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Suppose that I use a smartphone with an external WiFi adapter to cover up my real MAC address and on top of that I use a no-log VPN. In what way could I still be identified? I have heard a lot of talk against smartphones as hacking devices as they contain a lot of personal information, but I cannot see the validity of this argument as none of this personal information is related to the packages being sent when penetration testing another device.

I only see two things identifying oneself: MAC address and IP address.

Using an external adapter, the MAC address of the phone is not used. Suppose that the wifi adapter is bought with cash in some local store, there would be no way of identifying someone by knowing the MAC address of the external WiFi adapter.

VPN to fake the location and IP address.

Why would it be more secure to pentest or "hack" from a computer that contains no personal information about me compared to my smartphone? If the argument is because the entity that I am hacking could hack me and break into my system and reveal all my information, well they can't. Understanding the Android system shows that everything is sandboxed, every app is within its own environment and cannot see the rest of the system. Hacking into an Android device would just hack into a useless environment that is completely locked down. Even commands like "iwlist" are not allowed. I see smartphones as more secure devices to hack from than computers.

Can anyone expand my knowledge or prove that I am completely wrong?

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    Why would you ever want to pentest from a phone? I'm pissed off whenever I have to use a laptop and can't use my comfy mutli-monitor setup and nice keyboard. Not having any physical keyboard at all, lots of space to arrange information, etc. is just a nightmare – MechMK1 Dec 21 '19 at 19:27
  • MAC addresses are not sent to the target if it is on another network. So, you can safely remove that whole part from consideration (if not in the same network). – schroeder Dec 21 '19 at 20:23
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    "I have heard a lot of talk against smartphones as hacking devices as they contain a lot of personal information" - can you cite a source on this? Your entire question seems to hinge on this, and I'm not sure it's a valid argument to begin with (making this more of an X/Y problem). – schroeder Dec 21 '19 at 20:23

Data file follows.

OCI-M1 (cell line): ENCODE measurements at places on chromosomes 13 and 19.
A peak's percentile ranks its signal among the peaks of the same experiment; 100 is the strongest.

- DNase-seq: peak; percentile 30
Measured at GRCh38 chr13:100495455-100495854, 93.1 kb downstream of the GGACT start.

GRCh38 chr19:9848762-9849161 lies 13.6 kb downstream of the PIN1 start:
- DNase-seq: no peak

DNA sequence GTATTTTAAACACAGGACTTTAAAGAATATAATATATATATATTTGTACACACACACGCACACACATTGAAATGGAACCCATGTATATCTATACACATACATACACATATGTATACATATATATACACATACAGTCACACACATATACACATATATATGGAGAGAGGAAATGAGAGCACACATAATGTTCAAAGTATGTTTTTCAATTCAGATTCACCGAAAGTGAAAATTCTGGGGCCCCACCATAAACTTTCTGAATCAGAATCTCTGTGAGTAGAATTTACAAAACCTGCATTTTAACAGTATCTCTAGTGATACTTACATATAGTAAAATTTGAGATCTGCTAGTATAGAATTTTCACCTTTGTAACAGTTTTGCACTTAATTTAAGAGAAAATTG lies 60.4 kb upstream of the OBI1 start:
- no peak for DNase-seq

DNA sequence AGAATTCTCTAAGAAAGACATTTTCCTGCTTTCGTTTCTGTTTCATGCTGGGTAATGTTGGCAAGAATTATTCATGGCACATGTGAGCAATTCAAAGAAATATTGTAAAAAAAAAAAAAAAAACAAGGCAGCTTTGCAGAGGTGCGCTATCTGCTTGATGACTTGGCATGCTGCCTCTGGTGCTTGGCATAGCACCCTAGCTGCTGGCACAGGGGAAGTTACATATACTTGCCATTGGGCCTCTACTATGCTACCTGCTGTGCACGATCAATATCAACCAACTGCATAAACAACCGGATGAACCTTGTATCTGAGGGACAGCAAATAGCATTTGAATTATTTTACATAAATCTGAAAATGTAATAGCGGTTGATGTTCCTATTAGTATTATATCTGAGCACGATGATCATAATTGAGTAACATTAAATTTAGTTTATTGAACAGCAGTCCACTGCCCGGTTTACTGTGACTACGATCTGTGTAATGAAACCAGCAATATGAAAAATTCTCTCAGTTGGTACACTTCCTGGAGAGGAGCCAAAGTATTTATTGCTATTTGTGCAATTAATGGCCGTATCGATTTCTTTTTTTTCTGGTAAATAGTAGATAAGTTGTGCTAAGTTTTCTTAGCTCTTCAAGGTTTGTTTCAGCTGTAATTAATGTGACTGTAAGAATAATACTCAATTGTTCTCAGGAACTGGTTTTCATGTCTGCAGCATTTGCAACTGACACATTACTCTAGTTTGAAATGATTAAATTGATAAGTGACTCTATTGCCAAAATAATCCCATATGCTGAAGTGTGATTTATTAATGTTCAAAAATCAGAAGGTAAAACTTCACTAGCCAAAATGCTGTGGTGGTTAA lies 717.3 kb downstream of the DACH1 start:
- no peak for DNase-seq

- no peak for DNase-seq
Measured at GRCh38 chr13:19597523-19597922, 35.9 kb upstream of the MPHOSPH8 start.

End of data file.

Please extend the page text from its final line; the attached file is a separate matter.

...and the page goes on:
• I cannot cite a source for discussions I have had / heard in real life, but I understand your reasoning. – Pentester27 Dec 22 '19 at 0:49
  • As for @MechMK1's question, there are different kinds of tools to use. A phone is a lot more practical to move around in scenarios like wifi war driving or MITM to monitor packets as it is in your pocket, or to setup a Social engineering website running on your phone where your phone is your server, as your phone is always on unlike your computer. A phone is much easier to move around for automated idle tasks, like packet sniffing, than moving around with a laptop, especially not talking about a desktop. – Pentester27 Dec 22 '19 at 0:51
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By default, smartphones have a lot of services that phone home with diagnostic information that could identify you.

If you root the phone and remove all this, then the phone is basically a computer. Still I would prefer to start from a known baseline (e.g. simple Linux distro) and only add what I need, rather than risk missing a service that identifies me.

For pen testing you don't normally need to be anonymous as you're working with permission. But I've still answered your question as occasionally pen testers have good reason to be anonymous.

  • I understand your reasoning, but as I said, I know smartphones contains lots of personal information, but this information is not sent with packets when I pentest? – Pentester27 Dec 21 '19 at 16:40
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    @Pentester27 - I think that's right. However, I don't know for sure, and that's enough to discourage me. – paj28 Dec 21 '19 at 16:51
  • @paj28 if connecting remotely and over a VPN, do the "phone home" features come into play? I wouldn't think so. – schroeder Dec 21 '19 at 20:24
  • @schroeder - yeah that's exactly my point, we're only confident in this to the level of "I wouldn't think so" – paj28 Dec 22 '19 at 9:25
  • I initially agreed, as there are plenty of apps that make plain HTTP requests with specific device identifiers (e.g. for telemetry/bug reporting/usage stats/ads etc.). That said, as long as the VPN provider is considered trusted and this identifying traffic can't be correlated with your pentesting traffic, then there shouldn't be an issue. – multithr3at3d Dec 22 '19 at 22:53

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